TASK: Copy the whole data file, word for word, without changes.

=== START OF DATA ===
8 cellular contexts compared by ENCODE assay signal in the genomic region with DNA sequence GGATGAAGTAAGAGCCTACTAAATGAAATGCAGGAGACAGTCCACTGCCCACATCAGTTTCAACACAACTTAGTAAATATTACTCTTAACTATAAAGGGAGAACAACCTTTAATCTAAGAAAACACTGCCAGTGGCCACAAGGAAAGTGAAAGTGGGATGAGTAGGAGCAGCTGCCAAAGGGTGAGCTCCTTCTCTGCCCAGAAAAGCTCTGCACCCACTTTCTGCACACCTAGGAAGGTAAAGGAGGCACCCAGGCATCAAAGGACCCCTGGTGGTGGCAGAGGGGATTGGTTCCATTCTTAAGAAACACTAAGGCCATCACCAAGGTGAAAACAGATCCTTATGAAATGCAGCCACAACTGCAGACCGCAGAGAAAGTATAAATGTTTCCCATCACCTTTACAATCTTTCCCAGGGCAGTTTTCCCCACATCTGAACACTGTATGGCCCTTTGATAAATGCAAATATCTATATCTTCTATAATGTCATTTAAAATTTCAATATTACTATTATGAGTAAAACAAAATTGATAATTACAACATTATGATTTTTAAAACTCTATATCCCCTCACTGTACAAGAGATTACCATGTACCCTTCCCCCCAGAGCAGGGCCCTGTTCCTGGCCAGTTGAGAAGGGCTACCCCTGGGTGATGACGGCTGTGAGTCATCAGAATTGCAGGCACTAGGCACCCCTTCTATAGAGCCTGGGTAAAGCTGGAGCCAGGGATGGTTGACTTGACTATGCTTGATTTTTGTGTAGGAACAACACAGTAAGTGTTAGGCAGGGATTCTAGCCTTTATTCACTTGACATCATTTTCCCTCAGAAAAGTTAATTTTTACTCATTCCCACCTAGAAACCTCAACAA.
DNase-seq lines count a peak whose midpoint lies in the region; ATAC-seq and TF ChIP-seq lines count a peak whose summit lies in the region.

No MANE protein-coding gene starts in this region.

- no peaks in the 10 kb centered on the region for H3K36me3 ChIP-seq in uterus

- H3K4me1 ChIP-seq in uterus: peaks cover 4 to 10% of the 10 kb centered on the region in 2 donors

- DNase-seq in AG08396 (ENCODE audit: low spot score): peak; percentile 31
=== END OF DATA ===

8 cellular contexts compared by ENCODE assay signal in the genomic region with DNA sequence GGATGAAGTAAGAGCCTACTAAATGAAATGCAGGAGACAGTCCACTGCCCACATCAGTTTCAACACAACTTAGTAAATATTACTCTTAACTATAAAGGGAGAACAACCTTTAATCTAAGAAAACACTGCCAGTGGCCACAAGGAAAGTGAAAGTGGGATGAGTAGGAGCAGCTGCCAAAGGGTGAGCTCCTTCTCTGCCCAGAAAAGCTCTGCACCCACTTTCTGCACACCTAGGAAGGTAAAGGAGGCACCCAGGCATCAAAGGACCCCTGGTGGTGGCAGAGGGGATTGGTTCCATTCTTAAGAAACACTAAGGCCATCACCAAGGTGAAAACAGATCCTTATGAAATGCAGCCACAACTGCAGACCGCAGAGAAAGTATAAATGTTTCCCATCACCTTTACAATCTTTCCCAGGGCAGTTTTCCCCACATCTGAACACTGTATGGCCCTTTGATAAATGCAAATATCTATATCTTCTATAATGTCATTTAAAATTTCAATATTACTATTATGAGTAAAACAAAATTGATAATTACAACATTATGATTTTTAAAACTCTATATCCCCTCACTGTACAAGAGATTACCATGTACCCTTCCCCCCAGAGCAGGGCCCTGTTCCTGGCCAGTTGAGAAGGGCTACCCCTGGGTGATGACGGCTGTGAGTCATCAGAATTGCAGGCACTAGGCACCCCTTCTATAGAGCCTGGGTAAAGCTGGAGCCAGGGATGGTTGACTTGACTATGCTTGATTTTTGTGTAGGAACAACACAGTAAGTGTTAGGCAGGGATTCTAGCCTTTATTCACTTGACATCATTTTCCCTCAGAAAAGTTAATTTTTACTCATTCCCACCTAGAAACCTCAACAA.
DNase-seq lines count a peak whose midpoint lies in the region; ATAC-seq and TF ChIP-seq lines count a peak whose summit lies in the region.

No MANE protein-coding gene starts in this region.

- no peaks in the 10 kb centered on the region for H3K36me3 ChIP-seq in uterus

- H3K4me1 ChIP-seq in uterus: peaks cover 4 to 10% of the 10 kb centered on the region in 2 donors

- DNase-seq in AG08396 (ENCODE audit: low spot score): peak; percentile 31